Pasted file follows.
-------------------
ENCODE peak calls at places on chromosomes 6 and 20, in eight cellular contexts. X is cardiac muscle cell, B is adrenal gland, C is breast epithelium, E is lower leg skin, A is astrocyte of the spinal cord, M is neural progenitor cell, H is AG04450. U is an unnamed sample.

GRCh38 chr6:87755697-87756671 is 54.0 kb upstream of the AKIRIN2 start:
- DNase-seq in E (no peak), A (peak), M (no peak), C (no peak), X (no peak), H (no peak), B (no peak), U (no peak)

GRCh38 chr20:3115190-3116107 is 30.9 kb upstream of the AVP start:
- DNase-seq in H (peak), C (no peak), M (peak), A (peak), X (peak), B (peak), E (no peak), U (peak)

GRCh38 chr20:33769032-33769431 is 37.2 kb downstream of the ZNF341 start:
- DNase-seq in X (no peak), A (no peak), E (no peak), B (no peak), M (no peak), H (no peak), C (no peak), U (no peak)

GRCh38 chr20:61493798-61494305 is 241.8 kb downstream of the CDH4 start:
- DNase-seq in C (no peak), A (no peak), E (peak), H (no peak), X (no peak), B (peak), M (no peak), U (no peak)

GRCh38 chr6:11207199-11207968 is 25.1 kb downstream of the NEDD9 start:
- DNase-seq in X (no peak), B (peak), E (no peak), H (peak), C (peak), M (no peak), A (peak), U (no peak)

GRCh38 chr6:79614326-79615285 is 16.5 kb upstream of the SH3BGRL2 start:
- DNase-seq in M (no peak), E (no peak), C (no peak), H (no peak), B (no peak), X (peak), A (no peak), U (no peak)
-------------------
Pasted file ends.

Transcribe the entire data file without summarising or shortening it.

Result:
ENCODE peak calls at places on chromosomes 6 and 20, in eight cellular contexts. X is cardiac muscle cell, B is adrenal gland, C is breast epithelium, E is lower leg skin, A is astrocyte of the spinal cord, M is neural progenitor cell, H is AG04450. U is an unnamed sample.

GRCh38 chr6:87755697-87756671 is 54.0 kb upstream of the AKIRIN2 start:
- DNase-seq in E (no peak), A (peak), M (no peak), C (no peak), X (no peak), H (no peak), B (no peak), U (no peak)

GRCh38 chr20:3115190-3116107 is 30.9 kb upstream of the AVP start:
- DNase-seq in H (peak), C (no peak), M (peak), A (peak), X (peak), B (peak), E (no peak), U (peak)

GRCh38 chr20:33769032-33769431 is 37.2 kb downstream of the ZNF341 start:
- DNase-seq in X (no peak), A (no peak), E (no peak), B (no peak), M (no peak), H (no peak), C (no peak), U (no peak)

GRCh38 chr20:61493798-61494305 is 241.8 kb downstream of the CDH4 start:
- DNase-seq in C (no peak), A (no peak), E (peak), H (no peak), X (no peak), B (peak), M (no peak), U (no peak)

GRCh38 chr6:11207199-11207968 is 25.1 kb downstream of the NEDD9 start:
- DNase-seq in X (no peak), B (peak), E (no peak), H (peak), C (peak), M (no peak), A (peak), U (no peak)

GRCh38 chr6:79614326-79615285 is 16.5 kb upstream of the SH3BGRL2 start:
- DNase-seq in M (no peak), E (no peak), C (no peak), H (no peak), B (no peak), X (peak), A (no peak), U (no peak)